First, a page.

Treatment Regimen for Acute Viral Rhinitis in Patients with a History of Rhinitis Medicamentosa

Denis Mak Chi *

Weihaiwei People's Hospital, Weihai, Shandong, China.

*Author to whom correspondence should be addressed.


Aims: The aim of this research is to study the efficacy of intranasal administration of 0.9% saline solution in patients with acute viral rhinitis and a history of Rhinitis medicamentosa.

Materials and Methods: The study included 96 patients with a confirmed diagnosis of acute viral rhinitis and a history of Rhinitis medicamentosa. All patients were equally randomized to two groups. In both groups, patients were treated according to the European Position Paper on Rhinosinusitis and Nasal Polyps with nasal decongestants (oxymetazoline), but in Group 2, the treatment regimen was supplemented with topical use of 0.9% saline solution. Local TNF-α and IL-1β levels were determined in all patients on Days 1, 5, and 10. In addition, on the next day after oxymetazoline withdrawal, a Nasal airway resistance was measured in all patients using active posterior rhinomanometry.

Results: The duration of rhinorrhea and nasal congestion and, respectively, the duration of oxymetazoline administration significantly differed between the groups (p<0.001) and was 7.9±1.1 days for Group 1 and 4.7±0.9 days for Group 2. In general, the dynamics of changes in local TNF-α and IL-1β levels in both groups was similar. Throughout the study, there was a progressive decrease in both inflammatory mediators, with faster changes occurring in Group 2. A strong positive correlation (rs=0.89; p<0.001) between TNF-α and IL-1β levels was established. According to the results of active posterior rhinomanometry on the day following oxymetazoline withdrawal, Nasal airway resistance was significantly higher in Group 1 (p<0.001), which indicates the presence of difficulty breathing in patients of this group. In addition, patient examination showed that manifestations of Rhinitis medicamentosa occurred in 3 (6.25%) patients of Group 1 and in 17 (35.42%) patients of Group 2. Differences between the groups were significant (p<0.01).

Conclusion: The use of topical nasal decongestants, in particular oxymetazoline, in patients with acute viral rhinitis and a history of Rhinitis medicamentosa for more than 7 days has a potential risk of development of a recurrence of Rhinitis medicamentosa. Supplementing the treatment regimen for acute viral rhinitis with the topical use of 0.9% saline solution reduces the duration of treatment and the use of topical decongestants, and therefore prevents the recurrence of Rhinitis medicamentosa.

Keywords: Acute viral rhinitis, Rhinitis medicamentosa, oxymetazoline, 0.9% saline solution, TNF-α, IL-1β

How to Cite

Chi , D. M. (2023). Treatment Regimen for Acute Viral Rhinitis in Patients with a History of Rhinitis Medicamentosa . Asian Journal of Research in Medical and Pharmaceutical Sciences, 12(4), 139–144.


Download data is not yet available.


Winther B, Gwaltney JM Jr, Mygind N, Hendley JO. Viral-induced rhinitis. Am J Rhinol. 1998 Jan-Feb;12(1):17-20.

DOI: 10.2500/105065898782102954 PMID: 9513654.

Quillen DM, Feller DB. Diagnosing rhinitis: allergic vs. nonallergic. Am Fam Physician. 2006 May 1;73(9):1583-90.

PMID: 16719251.

Çatlı T, Atilla H, Miller EK. Acute Viral Rhinitis. All Around the Nose. 2019 May 14:199–202. DOI: 10.1007/978-3-030-21217-9_23 PMCID: PMC7123171.

Jaume F, Valls-Mateus M, Mullol J. Common Cold and Acute Rhinosinusitis: Up-to-Date Management in 2020. Curr Allergy Asthma Rep. 2020 Jun 3;20(7):28. DOI: 10.1007/s11882-020-00917-5 PMID: 32495003; PMCID: PMC7266914.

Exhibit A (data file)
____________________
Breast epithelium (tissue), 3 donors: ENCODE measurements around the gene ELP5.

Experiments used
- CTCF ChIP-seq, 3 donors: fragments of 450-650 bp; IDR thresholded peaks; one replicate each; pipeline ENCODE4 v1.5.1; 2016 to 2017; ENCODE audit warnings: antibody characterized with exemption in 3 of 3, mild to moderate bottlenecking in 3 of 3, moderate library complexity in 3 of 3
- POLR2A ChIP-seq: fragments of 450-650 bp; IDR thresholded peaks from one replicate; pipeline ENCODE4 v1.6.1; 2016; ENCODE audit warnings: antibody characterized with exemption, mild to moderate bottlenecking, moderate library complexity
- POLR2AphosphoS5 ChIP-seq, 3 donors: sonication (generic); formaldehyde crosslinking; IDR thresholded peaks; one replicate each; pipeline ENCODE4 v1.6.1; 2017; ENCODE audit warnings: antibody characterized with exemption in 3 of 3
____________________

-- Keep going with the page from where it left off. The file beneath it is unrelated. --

Graf P. Rhinitis medicamentosa: A review of causes and treatment. Treat Respir Med. 2005;4(1):21-9. DOI: 10.2165/00151829-200504010-00003 PMID: 15725047.

Wahid NWB, Shermetaro C. Rhinitis Medicamentosa. 2022 Sep 5. In: StatPearls [Internet]. Treasure Island (FL): Stat Pearls Publishing; 2023 Jan. PMID: 30855902.

Ramey JT, Bailen E, Lockey RF. Rhinitis medicamentosa. J Investig Allergol Clin Immunol. 2006;16(3):148-55.

PMID: 16784007.

Ostroumova OD, Shikh EV, Rebrova EV, Ryazanova AY. Lekarstvenno-indutsirovannyi rinit [Rhinitis medicamentosa]. Vestn Otorinolaringol. 2020;85(3):75-82. Russian. DOI: 10.17116/otorino20208503175

PMID: 32628388.

Ott LW, Resing KA, Sizemore AW, Heyen JW, Cocklin RR, Pedrick NM, et al. Tumor Necrosis Factor-alpha- and interleukin-1-induced cellular responses: Coupling proteomic and genomic information. J Proteome Res. 2007 Jun;6(6):2176-85. DOI: 10.1021/pr060665l Epub 2007 May 16. PMID: 17503796; PMCID: PMC2877378.

Klemens C, Rasp G, Jund F, Hilgert E, Devens C, Pfrogner E, Kramer MF. Mediators and cytokines in allergic and viral-triggered rhinitis. Allergy Asthma Proc. 2007 Jul-Aug;28(4):434-41. DOI: 10.2500/aap.2007.28.3017 PMID: 17883911.

Baroody FM, Brown D, Gavanescu L, DeTineo M, Naclerio RM. Oxymetazoline adds to the effectiveness of fluticasone furoate in the treatment of perennial allergic rhinitis. J Allergy Clin Immunol. 2011 Apr;127(4):927-34.

DOI: 10.1016/j.jaci.2011.01.037 Epub 2011 Mar 5. PMID: 21377716.

Graf P, Enerdal J, Hallén H. Ten days' use of oxymetazoline nasal spray with or without benzalkonium chloride in patients with vasomotor rhinitis. Arch Otolaryngol Head Neck Surg. 1999 Oct;125(10):1128-32. DOI: 10.1001/archotol.125.10.1128 PMID: 10522506.

Graf P, Juto JE. Decongestion effect and rebound swelling of the nasal mucosa during 4-week use of oxymetazoline. ORL J Otorhinolaryngol Relat Spec. 1994 May-Jun;56(3):157-60. DOI: 10.1159/000276633 PMID: 7515487.

Graf P, Hallén H. One-week use of oxymetazoline nasal spray in patients with rhinitis medicamentosa 1 year after treatment. ORL J Otorhinolaryngol Relat Spec. 1997 Jan-Feb;59(1):39-44. DOI: 10.1159/000276903 PMID: 9104748.